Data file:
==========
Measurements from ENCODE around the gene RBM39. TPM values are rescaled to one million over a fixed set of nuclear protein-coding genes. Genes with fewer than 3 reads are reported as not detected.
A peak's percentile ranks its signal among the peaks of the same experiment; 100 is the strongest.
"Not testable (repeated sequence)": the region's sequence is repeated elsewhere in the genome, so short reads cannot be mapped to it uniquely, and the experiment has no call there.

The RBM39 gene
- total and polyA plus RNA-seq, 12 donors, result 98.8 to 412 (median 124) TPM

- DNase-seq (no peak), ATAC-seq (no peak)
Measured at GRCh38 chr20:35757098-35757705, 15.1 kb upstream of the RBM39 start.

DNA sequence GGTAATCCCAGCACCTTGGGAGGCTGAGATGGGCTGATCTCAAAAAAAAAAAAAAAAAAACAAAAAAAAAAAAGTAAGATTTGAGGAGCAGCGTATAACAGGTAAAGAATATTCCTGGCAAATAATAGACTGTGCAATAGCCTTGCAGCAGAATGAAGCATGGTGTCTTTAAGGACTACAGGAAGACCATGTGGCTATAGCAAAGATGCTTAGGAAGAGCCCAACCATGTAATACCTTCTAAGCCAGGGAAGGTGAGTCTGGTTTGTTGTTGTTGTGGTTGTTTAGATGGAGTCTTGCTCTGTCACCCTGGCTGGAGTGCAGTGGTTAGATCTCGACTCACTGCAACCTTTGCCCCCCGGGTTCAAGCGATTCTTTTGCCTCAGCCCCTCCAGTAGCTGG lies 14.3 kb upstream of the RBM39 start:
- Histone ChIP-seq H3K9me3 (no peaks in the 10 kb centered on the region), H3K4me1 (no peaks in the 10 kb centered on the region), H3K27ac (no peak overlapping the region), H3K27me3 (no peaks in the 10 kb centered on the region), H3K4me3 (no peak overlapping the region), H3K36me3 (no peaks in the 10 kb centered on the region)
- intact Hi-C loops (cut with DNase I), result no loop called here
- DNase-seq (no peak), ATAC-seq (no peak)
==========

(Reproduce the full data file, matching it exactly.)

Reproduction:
Measurements from ENCODE around the gene RBM39. TPM values are rescaled to one million over a fixed set of nuclear protein-coding genes. Genes with fewer than 3 reads are reported as not detected.
A peak's percentile ranks its signal among the peaks of the same experiment; 100 is the strongest.
"Not testable (repeated sequence)": the region's sequence is repeated elsewhere in the genome, so short reads cannot be mapped to it uniquely, and the experiment has no call there.

The RBM39 gene
- total and polyA plus RNA-seq, 12 donors, result 98.8 to 412 (median 124) TPM

- DNase-seq (no peak), ATAC-seq (no peak)
Measured at GRCh38 chr20:35757098-35757705, 15.1 kb upstream of the RBM39 start.

DNA sequence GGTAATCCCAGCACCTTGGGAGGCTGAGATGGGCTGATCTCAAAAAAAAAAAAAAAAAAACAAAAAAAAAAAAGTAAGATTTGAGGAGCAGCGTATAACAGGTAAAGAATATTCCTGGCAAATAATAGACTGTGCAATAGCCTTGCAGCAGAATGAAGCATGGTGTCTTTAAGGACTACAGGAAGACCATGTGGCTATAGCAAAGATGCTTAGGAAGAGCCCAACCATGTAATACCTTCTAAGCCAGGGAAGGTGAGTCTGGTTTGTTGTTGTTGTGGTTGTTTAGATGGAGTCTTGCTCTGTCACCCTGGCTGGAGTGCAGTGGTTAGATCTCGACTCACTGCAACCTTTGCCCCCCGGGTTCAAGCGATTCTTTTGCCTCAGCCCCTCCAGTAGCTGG lies 14.3 kb upstream of the RBM39 start:
- Histone ChIP-seq H3K9me3 (no peaks in the 10 kb centered on the region), H3K4me1 (no peaks in the 10 kb centered on the region), H3K27ac (no peak overlapping the region), H3K27me3 (no peaks in the 10 kb centered on the region), H3K4me3 (no peak overlapping the region), H3K36me3 (no peaks in the 10 kb centered on the region)
- intact Hi-C loops (cut with DNase I), result no loop called here
- DNase-seq (no peak), ATAC-seq (no peak)